August 20, 2014 8:57 PM
While the Ebola epidemic continues to claim lives in West Africa, information technology specialists, together with radio and TV reporters, are battling misinformation and prejudice about the disease - using social media to educate the public about the deadly virus. VOA’s George Putic has more.
Video

Video African Media Tries to Educate Public About Ebola

While the Ebola epidemic continues to claim lives in West Africa, information technology specialists, together with radio and TV reporters, are battling misinformation and prejudice about the disease - using social media to educate the public about the deadly virus. VOA’s George Putic has more.
Video

Video Ferguson Calls For Justice as Anger, Violence Grips Community

Violence, anger and frustration continue to grip the small St. Louis suburb of Ferguson, Missouri. Protests broke out after a white police officer fatally shot an unarmed black teenager on August 9. The case has sparked outrage around the nation and prompted the White House to send U.S. Attorney Eric Holder to the small community of just over 20,000 people. VOA’s Mary Alice Salinas has more from Ferguson.
Video

Video Beheading Of US Journalist Breeds Outrage

U.S. and British authorities have launched an investigation into an Islamic State video showing the beheading of kidnapped American journalist James Foley by a militant with a British accent. The extremist group, which posted the video on the Internet Tuesday, said the murder was revenge for U.S. airstrikes on militant positions in Iraq - and has threatened to execute another American journalist it is holding. Henry Ridgwell has more from London.
Video

Video Family Robots - The Next Big Thing?

Robots that can help us with daily chores like cooking and cleaning are a long way off, but automatons that serve as family companions may be much closer. Researchers in the United States, France, Japan and other countries are racing to build robots that can entertain and perform some simpler tasks for us. VOA’s George Putic reports.
Video

Video In Ukraine, Fear and Distrust Remain Where Fighting has Stopped

As the Ukrainian military reclaims control of eastern cities from pro-Russian separatists, residents are getting a chance to rebuild their lives. VOA's Gabe Joselow reports from the town of Kramatorsk in Donetsk province, where a sense of fear is still in the air, and distrust of the government in Kyiv still runs deep.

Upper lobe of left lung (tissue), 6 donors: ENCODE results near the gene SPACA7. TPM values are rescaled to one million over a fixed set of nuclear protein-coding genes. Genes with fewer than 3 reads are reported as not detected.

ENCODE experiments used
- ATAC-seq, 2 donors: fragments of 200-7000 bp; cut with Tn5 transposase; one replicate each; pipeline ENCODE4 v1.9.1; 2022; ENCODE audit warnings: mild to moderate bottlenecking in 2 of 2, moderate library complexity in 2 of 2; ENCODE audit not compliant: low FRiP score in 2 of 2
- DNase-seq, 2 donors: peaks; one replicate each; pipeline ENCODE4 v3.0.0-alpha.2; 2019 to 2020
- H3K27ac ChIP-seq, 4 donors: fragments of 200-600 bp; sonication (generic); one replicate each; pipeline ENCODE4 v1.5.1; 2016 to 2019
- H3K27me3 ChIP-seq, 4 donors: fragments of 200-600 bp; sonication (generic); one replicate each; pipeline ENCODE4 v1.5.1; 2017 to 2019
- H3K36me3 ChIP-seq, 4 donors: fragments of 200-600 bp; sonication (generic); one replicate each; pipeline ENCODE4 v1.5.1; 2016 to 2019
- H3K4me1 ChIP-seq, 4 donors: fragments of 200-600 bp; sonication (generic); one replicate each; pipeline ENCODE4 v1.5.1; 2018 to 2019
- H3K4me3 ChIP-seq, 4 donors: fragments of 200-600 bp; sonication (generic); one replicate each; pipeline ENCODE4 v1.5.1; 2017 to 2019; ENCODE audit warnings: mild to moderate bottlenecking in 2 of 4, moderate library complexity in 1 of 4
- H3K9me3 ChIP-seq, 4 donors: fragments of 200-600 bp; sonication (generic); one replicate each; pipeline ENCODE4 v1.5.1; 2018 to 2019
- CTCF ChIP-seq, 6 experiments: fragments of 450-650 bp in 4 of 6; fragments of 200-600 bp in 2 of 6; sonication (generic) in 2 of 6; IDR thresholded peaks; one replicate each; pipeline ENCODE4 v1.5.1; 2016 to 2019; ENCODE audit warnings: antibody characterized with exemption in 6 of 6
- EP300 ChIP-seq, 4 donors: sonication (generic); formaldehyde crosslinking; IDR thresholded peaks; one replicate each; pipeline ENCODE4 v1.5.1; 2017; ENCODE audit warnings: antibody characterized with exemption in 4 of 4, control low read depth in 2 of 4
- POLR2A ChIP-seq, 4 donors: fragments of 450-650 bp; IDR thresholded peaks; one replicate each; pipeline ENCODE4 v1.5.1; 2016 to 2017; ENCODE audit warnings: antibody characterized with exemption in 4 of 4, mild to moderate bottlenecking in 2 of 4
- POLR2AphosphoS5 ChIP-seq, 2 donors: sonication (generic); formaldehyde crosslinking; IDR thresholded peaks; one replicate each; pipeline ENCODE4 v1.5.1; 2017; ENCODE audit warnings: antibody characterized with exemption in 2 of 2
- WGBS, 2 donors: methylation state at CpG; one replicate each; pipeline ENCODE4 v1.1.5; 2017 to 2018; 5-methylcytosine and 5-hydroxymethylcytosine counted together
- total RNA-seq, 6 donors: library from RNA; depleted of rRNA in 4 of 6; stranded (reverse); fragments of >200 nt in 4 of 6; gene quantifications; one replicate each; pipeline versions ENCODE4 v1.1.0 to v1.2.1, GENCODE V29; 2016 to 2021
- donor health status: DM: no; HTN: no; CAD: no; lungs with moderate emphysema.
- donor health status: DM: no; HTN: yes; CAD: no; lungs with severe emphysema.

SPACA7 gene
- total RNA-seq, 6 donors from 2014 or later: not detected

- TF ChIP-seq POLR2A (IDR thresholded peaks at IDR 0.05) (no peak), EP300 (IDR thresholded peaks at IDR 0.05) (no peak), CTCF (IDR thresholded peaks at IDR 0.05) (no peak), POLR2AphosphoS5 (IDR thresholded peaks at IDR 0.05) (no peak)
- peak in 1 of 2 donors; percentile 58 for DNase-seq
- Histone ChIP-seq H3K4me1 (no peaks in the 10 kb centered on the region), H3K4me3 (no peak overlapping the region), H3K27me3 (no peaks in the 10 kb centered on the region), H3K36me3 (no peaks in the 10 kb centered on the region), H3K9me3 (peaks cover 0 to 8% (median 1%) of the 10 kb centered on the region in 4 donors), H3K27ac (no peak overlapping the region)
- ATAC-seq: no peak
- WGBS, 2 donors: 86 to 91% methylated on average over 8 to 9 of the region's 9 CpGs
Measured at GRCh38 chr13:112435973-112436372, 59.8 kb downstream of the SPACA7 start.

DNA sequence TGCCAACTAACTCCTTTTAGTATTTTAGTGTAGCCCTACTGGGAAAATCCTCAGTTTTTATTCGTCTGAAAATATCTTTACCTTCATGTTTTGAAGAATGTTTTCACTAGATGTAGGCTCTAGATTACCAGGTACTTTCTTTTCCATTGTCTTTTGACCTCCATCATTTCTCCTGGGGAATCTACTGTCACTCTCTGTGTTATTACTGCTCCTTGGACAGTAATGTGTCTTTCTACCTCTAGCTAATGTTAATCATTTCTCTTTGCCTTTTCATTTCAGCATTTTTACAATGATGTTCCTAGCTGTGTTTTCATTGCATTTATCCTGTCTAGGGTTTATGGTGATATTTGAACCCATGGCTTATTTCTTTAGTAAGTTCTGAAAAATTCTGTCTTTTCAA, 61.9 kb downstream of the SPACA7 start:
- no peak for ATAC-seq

Video

Video Five Patients Given Experimental Ebola Drug Said to Be Improving

The World Health Organization has approved the use of experimental treatments for Ebola patients in West Africa. The Ebola outbreak there is unprecedented, the disease deadly. The number of people who have died from Ebola has surpassed 1,200. VOA's Carol Pearson reports on the ethical considerations of allowing experimental drugs to be used.
Video

Video China Targets Overseas Assets of Corrupt Officials

As China presses forward with its anti-graft effort, authorities are targeting corrupt officials who have sent family members and assets overseas. The efforts have stirred up a debate at home on exactly how many officials take that route and how likely it is they will be caught. Rebecca Valli has this report.
Video

Video Leading The Fight Against Islamic State, Kurds Question Iraqi Future

Western countries including the United States have begun arming the Kurdish Peshmerga forces in northern Iraq to aid their battle against extremist Sunni militants from the Islamic State. But there are concerns that a heavily-armed Kurdistan Regional Government, or KRG, might seek to declare independence and cause the break-up of the Iraqi state. As Henry Ridgwell reports from London, the KRG says it will only seek greater autonomy from Baghdad.
Video

Video In Rural Kenya, Pressure Builds Against Female Circumcision

In some Kenyan communities, female genital mutilation remains a rite of passage. But activists are pushing back, with education for girls and with threats of punishment those who perform the circumcision. Mohammed Yusuf looks at the practice in the rural eastern community of Tharaka-Nithi.

AppleAndroid